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90s Slang You Should Know


[klohs-reefd, klohz-] /ˈkloʊsˈrifd, ˈkloʊz-/
adjective, Nautical.
having most or all of the sail reefs taken in.
Origin of close-reefed
First recorded in 1750-60 Unabridged
Based on the Random House Dictionary, © Random House, Inc. 2017.
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Examples from the Web for close-reefed
Historical Examples
  • She had furled every thing but the close-reefed main-topsail, and reefed foresail.

  • A few of the smaller sails only were left exposed, and even these were close-reefed.

    Fighting the Whales R. M. Ballantyne
  • One after another the topgallant sails were double-reefed, close-reefed, and at last furled.

    Overland John William De Forest
  • We next tried the fore-topsail, close-reefed, and this stood.

    Ned Myers James Fenimore Cooper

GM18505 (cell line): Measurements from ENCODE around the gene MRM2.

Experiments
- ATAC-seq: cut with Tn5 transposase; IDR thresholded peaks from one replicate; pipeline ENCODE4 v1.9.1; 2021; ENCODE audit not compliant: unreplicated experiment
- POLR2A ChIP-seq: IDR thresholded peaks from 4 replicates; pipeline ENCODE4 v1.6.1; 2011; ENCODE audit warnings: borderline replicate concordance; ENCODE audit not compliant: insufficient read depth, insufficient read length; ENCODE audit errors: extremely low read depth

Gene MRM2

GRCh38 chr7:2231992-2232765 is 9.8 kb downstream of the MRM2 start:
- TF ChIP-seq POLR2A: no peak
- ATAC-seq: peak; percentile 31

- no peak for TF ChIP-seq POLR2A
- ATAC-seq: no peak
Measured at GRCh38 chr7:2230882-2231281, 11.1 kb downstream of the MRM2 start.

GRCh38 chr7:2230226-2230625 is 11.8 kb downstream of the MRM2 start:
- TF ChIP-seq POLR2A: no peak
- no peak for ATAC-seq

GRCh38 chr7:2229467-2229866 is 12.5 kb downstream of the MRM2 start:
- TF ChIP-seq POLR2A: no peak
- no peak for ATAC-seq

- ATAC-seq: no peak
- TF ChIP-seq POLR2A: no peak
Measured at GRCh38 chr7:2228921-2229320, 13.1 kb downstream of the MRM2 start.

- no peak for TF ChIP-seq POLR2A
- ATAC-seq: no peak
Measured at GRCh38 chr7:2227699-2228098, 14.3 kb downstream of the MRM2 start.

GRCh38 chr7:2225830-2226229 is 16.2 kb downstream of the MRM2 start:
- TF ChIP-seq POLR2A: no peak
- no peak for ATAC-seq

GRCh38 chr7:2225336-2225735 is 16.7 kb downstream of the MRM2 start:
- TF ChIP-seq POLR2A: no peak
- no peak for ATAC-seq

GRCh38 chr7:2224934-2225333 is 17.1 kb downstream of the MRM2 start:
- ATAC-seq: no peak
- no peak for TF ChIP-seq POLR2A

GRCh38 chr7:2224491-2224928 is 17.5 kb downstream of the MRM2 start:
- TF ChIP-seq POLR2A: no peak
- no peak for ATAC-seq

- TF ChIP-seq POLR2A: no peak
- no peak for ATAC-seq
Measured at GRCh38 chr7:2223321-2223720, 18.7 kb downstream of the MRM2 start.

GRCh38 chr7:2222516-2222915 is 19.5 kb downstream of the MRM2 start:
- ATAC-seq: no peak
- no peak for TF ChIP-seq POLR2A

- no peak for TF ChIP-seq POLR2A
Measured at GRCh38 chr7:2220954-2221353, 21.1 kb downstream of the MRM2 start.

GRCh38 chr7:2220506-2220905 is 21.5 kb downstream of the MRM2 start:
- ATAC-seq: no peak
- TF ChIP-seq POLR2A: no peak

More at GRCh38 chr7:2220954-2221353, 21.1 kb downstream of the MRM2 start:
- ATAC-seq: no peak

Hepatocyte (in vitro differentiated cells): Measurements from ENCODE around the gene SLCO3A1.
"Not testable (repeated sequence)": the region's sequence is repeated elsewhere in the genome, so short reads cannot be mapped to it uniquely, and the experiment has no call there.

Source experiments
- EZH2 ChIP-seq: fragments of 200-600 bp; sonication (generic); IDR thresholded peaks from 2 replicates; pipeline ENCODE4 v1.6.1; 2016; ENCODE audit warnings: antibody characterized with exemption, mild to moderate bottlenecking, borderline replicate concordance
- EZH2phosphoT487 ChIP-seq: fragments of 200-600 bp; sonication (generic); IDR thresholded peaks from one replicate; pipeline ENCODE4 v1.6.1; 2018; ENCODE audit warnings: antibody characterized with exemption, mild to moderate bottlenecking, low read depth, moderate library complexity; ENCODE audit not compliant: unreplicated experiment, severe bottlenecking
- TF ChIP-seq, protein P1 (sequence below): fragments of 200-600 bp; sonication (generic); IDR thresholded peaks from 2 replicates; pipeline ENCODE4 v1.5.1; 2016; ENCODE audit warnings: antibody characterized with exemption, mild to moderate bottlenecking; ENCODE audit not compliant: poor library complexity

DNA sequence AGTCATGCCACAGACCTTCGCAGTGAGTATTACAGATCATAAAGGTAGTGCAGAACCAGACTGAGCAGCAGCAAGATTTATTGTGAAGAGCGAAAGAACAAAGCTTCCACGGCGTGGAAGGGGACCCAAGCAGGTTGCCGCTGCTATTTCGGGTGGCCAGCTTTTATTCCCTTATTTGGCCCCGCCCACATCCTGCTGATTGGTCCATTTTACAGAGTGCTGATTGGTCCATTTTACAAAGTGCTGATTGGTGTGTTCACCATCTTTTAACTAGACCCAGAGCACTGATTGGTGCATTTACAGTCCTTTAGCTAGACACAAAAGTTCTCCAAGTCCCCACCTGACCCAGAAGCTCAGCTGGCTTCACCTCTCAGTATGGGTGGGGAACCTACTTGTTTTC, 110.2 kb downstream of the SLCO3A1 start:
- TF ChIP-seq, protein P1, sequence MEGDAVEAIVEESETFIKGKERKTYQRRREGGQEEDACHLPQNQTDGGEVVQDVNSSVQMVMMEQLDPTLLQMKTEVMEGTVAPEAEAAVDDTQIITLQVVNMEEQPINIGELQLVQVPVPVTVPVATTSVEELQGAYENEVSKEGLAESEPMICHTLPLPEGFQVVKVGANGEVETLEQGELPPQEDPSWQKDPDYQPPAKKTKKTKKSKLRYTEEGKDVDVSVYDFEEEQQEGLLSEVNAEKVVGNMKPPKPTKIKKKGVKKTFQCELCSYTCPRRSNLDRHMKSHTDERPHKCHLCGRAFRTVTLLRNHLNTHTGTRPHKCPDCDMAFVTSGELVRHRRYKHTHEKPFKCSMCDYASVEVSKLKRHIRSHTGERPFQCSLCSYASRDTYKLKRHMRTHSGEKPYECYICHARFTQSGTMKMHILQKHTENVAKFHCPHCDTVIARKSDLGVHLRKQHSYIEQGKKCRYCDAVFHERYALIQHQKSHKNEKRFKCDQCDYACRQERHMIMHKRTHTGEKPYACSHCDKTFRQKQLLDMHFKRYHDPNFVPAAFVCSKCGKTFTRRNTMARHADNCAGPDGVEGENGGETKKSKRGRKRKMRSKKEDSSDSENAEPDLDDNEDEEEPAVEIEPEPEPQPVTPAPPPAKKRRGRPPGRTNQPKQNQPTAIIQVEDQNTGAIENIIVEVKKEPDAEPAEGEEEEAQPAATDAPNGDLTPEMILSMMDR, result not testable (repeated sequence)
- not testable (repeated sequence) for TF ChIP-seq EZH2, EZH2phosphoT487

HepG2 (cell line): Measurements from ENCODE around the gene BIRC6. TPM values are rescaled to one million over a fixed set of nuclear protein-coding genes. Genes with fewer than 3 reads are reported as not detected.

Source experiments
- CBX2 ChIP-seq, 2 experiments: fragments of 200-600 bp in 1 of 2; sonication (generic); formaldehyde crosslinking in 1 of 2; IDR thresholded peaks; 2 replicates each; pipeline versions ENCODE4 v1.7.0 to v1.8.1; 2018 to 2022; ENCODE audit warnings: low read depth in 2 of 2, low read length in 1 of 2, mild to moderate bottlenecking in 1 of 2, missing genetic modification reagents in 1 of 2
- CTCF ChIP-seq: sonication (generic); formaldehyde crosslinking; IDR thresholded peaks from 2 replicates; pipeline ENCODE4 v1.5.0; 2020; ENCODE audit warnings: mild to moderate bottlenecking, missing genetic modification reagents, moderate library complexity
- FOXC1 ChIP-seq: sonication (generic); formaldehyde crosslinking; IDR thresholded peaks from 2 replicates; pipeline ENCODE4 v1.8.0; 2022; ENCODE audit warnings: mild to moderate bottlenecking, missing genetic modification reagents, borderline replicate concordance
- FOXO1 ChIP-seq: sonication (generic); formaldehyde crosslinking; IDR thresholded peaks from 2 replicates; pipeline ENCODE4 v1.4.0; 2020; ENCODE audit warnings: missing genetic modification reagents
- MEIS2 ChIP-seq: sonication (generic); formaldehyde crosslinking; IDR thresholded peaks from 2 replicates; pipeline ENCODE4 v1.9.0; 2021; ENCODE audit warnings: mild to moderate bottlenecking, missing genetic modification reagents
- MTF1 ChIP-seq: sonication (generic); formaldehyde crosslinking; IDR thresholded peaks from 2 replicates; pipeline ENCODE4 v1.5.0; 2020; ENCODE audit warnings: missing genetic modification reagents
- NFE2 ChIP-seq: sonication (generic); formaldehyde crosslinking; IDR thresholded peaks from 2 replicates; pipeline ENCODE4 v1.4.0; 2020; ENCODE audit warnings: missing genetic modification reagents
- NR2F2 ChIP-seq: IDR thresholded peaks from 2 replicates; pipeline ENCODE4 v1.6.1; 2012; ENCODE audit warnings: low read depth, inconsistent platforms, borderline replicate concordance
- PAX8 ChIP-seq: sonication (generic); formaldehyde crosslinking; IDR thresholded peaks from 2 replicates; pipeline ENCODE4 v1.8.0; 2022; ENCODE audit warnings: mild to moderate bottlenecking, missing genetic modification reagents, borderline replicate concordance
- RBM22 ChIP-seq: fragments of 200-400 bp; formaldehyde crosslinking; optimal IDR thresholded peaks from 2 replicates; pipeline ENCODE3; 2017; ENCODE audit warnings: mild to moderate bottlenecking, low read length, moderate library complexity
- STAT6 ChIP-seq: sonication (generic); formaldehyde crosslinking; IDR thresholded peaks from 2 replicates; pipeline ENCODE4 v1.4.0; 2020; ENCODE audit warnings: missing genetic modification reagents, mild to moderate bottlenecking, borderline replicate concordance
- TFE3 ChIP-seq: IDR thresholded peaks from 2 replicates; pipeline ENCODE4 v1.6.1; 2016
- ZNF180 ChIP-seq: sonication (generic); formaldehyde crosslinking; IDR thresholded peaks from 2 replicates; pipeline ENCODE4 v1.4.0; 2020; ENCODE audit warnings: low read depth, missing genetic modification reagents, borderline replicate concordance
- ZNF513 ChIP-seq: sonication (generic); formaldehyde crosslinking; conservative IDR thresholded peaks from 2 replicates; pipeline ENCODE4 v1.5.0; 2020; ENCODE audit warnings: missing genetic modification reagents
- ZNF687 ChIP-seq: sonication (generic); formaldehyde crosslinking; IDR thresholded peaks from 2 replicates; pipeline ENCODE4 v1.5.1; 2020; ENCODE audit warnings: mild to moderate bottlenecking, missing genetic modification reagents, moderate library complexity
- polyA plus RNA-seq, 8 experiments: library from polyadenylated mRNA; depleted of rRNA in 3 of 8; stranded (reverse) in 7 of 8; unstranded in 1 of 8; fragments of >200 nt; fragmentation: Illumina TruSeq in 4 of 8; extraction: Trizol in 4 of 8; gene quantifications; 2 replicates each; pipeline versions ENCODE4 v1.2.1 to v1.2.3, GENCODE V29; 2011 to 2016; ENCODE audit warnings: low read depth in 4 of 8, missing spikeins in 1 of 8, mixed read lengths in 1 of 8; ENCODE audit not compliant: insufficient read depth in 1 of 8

• The close-reefed foresail flew out from the brails, and began to thresh tremendously in the fierce blast.

    Dikes and Ditches Oliver Optic
  • I was with one of the oldsters in the maintop; the maintop-sail had just been close-reefed.

    Rattlin the Reefer Edward Howard
  • If the close-reefed foretopsail is carried instead of the main, it can be easily filled.

    The Seaman's Friend Richard Henry Dana
  • The close-reefed mainsail was hoisted, and the Skylark went off on her course.

    Little Bobtail Oliver Optic
  • The strength of the gale is so great, the men only dare to hoist a close-reefed foresail; but swiftly it bears the boat along.

    Storm Warriors John Gilmore
  • Hoop skirts are close-reefed, and tilters are on their last leggs.

    Josh Billings on Ice Henry Wheeler Shaw

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